If the exploration company continues to collect evidence that supports the nearby location of a valuable mineral deposit on their property, then they will continue to collect data to help pin-point the mineral reserve. On the other hand, if the data does not support a resource, then the property may be abandoned- or the exploration company will turn its focus towards other targets identified in the regional analysis.


The cost of exploration can vary incredibly depending on a number of factors, but can easily run up to about one-quarter of what actually mining costs, when compared on a per ounce basis of mined gold. Unless we are dealing with a major miner with deep pockets, chances are, at some time during the exploration phase, the explorer will try and raise capital. If the company is not already public, you will most likely see the IPO sometime during the exploration phase. If the company is already public, and even once it goes public, you will most likely see multiple financing phases, used to drum up cash to spend on further resource identification. While you don’t want a company to dilute shareholder value, you do want it to raise money so that it has the money to properly conduct its exploration initiatives. The exploration phase is also where investing can really pay off. This phase may be riddled with volatile stock swings and speculation, but this is also where the swings may be in an investors favour.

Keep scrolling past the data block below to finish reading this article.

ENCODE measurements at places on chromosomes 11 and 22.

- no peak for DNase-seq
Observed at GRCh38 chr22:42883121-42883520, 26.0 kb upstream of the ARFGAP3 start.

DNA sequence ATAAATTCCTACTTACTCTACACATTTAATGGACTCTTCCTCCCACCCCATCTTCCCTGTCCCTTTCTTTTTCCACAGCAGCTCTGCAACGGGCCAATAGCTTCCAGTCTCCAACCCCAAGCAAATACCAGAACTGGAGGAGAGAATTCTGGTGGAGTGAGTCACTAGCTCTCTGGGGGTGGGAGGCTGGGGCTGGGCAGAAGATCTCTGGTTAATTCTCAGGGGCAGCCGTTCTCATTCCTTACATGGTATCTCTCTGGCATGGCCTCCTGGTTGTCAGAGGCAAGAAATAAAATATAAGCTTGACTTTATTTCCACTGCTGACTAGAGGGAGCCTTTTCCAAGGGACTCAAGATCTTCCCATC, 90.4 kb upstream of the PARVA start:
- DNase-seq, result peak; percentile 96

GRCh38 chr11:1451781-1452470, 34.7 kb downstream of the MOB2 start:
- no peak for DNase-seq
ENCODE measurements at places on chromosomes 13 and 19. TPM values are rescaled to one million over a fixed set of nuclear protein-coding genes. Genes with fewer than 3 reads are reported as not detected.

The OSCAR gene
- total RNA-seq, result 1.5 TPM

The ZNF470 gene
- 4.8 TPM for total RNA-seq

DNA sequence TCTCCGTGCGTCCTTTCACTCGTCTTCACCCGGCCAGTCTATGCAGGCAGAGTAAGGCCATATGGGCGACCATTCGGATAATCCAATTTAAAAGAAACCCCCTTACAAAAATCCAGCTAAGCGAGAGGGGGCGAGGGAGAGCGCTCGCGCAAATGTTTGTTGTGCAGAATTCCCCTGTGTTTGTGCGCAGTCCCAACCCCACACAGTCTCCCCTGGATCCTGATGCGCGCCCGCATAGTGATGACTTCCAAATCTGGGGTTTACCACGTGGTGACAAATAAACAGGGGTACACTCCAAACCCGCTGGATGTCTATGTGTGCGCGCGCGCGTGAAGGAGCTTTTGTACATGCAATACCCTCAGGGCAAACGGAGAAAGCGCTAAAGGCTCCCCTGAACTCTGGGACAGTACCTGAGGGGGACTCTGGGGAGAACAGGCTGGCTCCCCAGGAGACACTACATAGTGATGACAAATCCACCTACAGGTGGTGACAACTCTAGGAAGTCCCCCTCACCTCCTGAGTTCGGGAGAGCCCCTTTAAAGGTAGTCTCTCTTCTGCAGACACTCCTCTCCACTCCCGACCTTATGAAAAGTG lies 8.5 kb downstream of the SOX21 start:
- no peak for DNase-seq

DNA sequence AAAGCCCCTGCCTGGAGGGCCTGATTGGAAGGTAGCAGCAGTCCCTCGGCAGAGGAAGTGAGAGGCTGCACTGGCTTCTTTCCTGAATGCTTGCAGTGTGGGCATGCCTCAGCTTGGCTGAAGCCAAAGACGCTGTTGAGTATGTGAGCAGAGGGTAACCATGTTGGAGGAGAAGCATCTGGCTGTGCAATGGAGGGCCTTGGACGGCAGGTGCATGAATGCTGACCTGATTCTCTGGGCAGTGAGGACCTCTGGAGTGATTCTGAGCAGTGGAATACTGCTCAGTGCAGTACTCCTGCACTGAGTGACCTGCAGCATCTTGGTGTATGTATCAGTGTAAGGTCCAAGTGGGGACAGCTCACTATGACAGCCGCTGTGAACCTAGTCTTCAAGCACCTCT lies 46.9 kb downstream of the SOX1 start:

Next up, in the second part of the exploration phase of the life cycle of a mine series we are going to look at the more advanced part of the exploration phase- where drilling, speculation, and proper data collection (for NI 43-101 and JORC compliant resource estimates) come into play.


Read the entire Life Cycle of a Gold Mine series.

Part I: Staking the Claim

Part III: Resource Definition and the Feasibility Study

Part IV: Assessment and Approval

Part V: Mine Construction 

Part VI: Operating the Mine

Part VII: Rehabilitation